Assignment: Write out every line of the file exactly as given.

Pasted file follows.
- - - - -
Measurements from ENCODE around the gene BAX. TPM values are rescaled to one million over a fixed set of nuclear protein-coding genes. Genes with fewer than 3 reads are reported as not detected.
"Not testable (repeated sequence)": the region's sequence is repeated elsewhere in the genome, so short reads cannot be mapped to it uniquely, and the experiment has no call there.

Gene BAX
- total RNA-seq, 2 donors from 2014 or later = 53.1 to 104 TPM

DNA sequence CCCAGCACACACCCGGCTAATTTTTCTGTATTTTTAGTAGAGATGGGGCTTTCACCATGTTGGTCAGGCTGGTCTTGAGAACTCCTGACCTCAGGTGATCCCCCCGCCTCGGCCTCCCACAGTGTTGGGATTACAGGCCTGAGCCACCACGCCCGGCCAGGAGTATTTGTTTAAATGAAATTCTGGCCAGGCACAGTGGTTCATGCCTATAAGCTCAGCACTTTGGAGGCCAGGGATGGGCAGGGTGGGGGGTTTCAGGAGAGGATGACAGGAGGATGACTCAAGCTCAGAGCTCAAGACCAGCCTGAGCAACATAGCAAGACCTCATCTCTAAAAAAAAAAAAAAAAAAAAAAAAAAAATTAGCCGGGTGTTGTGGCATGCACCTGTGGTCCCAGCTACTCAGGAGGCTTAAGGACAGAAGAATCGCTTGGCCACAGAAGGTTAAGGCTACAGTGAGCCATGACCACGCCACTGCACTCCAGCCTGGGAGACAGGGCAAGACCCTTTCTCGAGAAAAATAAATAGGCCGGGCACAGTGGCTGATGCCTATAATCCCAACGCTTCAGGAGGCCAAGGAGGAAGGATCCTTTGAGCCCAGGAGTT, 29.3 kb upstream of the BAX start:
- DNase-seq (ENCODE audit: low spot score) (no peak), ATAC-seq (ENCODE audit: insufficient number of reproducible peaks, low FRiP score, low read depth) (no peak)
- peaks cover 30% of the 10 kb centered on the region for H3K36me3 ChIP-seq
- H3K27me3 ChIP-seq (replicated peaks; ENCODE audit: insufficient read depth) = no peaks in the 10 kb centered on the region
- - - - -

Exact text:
Measurements from ENCODE around the gene BAX. TPM values are rescaled to one million over a fixed set of nuclear protein-coding genes. Genes with fewer than 3 reads are reported as not detected.
"Not testable (repeated sequence)": the region's sequence is repeated elsewhere in the genome, so short reads cannot be mapped to it uniquely, and the experiment has no call there.

Gene BAX
- total RNA-seq, 2 donors from 2014 or later = 53.1 to 104 TPM

DNA sequence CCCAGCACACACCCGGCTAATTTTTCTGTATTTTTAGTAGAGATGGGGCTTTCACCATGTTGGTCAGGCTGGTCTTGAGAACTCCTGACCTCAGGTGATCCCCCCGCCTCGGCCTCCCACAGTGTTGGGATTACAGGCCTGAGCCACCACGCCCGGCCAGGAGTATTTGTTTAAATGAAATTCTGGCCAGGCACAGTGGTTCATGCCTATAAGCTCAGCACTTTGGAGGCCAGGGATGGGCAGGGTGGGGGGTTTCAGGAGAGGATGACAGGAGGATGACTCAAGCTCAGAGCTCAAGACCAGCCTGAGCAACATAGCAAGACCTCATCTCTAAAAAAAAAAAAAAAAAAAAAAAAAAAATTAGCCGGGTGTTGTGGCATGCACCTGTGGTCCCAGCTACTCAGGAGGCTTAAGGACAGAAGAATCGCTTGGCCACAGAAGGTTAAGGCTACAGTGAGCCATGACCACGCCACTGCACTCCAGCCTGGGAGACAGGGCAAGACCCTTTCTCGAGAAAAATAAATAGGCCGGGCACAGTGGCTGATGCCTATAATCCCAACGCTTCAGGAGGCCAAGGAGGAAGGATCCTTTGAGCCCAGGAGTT, 29.3 kb upstream of the BAX start:
- DNase-seq (ENCODE audit: low spot score) (no peak), ATAC-seq (ENCODE audit: insufficient number of reproducible peaks, low FRiP score, low read depth) (no peak)
- peaks cover 30% of the 10 kb centered on the region for H3K36me3 ChIP-seq
- H3K27me3 ChIP-seq (replicated peaks; ENCODE audit: insufficient read depth) = no peaks in the 10 kb centered on the region